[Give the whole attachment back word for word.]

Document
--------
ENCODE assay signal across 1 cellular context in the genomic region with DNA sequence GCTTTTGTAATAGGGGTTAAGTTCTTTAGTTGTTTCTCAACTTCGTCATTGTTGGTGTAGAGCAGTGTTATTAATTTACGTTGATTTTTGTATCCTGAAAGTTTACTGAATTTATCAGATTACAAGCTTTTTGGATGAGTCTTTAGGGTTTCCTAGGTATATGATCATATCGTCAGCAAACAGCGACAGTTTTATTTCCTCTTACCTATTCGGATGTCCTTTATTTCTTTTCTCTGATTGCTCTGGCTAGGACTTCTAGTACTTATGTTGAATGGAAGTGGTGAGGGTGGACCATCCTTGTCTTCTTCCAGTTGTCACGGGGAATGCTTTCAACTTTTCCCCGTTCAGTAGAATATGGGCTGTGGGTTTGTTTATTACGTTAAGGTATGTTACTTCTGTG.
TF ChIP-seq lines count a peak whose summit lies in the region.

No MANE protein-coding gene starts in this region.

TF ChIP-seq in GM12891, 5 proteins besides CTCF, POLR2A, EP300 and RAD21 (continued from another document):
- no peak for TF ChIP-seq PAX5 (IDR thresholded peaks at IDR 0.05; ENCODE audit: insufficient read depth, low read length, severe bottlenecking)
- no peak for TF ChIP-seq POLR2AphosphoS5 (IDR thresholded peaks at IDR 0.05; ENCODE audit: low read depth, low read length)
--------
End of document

ENCODE assay signal across 1 cellular context in the genomic region with DNA sequence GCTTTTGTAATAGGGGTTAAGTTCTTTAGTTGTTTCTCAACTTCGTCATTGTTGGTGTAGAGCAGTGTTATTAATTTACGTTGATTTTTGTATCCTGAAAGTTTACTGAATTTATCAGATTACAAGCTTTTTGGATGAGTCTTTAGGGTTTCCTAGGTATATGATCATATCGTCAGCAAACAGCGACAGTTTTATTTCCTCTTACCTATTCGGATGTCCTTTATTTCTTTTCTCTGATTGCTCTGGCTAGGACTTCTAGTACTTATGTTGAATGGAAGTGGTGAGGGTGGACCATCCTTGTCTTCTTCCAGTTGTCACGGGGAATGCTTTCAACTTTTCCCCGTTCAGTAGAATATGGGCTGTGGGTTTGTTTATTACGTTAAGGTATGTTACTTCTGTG.
TF ChIP-seq lines count a peak whose summit lies in the region.

No MANE protein-coding gene starts in this region.

TF ChIP-seq in GM12891, 5 proteins besides CTCF, POLR2A, EP300 and RAD21 (continued from another document):
- no peak for TF ChIP-seq PAX5 (IDR thresholded peaks at IDR 0.05; ENCODE audit: insufficient read depth, low read length, severe bottlenecking)
- no peak for TF ChIP-seq POLR2AphosphoS5 (IDR thresholded peaks at IDR 0.05; ENCODE audit: low read depth, low read length)